Ninety-four Mainland Chinese children in the second and third years of kindergarten (mean age = 65 months, SD = 6.94) were tested on Pinyin letter-name knowledge, invented Pinyin spelling, general copying skills of unfamiliar print (in Korean, Hebrew and Vietnamese, ultimately combined to create a pure copying factor), delayed copying of characters, nonverbal reasoning, vocabulary knowledge, speeded number-naming, syllable deletion, and morphological awareness in order to examine unique correlates of beginning Chinese word reading and writing, which were also tested. With age, kindergarten level, and nonverbal reasoning statistically controlled, morphological awareness, speeded naming, and Pinyin letter-name knowledge uniquely explained Chinese word reading, whereas both the pure copying factor and delayed copying independently explained 11 and 5 % variance in Chinese word writing, respectively. Findings suggest a somewhat independent trajectory of developing word reading and writing skills in very young Chinese children and highlight the potential importance of both print-dependent and print-independent copying skills for the development of early word writing skill in Chinese.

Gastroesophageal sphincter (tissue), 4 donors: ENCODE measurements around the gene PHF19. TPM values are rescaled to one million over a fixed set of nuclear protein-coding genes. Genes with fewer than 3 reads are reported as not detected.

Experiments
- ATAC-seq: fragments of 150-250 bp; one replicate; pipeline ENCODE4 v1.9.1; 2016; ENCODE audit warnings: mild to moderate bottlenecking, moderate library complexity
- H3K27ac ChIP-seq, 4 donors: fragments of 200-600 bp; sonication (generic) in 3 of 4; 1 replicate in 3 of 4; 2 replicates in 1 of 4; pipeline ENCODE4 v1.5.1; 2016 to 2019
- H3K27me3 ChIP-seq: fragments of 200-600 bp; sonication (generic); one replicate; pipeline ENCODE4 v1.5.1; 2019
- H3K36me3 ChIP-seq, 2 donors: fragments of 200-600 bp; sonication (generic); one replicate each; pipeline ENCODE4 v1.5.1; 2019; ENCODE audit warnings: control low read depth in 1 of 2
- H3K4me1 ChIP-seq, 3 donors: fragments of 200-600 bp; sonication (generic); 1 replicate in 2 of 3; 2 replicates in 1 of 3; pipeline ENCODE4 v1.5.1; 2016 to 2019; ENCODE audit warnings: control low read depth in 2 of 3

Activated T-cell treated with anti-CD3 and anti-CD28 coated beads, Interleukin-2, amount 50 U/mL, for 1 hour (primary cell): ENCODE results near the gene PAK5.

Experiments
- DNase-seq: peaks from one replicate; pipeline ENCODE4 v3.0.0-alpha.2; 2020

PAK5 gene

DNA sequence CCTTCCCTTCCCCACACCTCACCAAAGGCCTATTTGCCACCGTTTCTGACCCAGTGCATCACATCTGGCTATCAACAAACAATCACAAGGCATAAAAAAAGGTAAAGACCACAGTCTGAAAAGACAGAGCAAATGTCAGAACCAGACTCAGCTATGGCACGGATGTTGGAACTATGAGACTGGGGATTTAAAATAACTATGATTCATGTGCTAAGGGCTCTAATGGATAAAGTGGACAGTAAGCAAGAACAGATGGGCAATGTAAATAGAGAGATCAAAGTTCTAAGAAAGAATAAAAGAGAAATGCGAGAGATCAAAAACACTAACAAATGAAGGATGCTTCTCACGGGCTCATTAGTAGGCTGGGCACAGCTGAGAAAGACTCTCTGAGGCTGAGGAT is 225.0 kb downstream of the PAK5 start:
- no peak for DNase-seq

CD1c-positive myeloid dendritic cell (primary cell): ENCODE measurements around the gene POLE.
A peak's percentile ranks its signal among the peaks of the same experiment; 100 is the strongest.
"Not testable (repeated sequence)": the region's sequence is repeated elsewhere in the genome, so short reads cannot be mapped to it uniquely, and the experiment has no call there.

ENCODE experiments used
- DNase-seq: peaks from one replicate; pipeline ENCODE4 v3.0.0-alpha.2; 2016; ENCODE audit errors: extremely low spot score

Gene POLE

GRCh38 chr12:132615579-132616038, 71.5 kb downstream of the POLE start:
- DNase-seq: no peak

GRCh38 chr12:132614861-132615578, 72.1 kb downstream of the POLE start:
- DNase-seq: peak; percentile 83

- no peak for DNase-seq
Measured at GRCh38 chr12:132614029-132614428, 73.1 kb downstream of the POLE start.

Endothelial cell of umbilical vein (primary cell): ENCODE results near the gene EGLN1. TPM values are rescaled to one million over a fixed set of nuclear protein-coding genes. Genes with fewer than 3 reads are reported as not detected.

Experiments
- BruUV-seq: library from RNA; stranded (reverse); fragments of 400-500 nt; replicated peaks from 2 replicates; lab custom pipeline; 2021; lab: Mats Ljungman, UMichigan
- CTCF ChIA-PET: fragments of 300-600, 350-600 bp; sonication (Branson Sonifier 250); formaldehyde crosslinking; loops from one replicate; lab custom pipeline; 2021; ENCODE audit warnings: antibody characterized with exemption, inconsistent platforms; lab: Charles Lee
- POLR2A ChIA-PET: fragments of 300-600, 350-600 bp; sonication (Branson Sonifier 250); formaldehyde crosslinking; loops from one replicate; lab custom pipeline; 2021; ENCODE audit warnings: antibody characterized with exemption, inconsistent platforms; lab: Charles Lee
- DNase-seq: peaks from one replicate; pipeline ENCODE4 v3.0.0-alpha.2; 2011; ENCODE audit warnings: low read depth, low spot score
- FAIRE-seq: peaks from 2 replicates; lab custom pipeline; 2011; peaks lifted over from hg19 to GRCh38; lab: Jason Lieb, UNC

Reading and Writing – Springer Journals
Published: Oct 18, 2013
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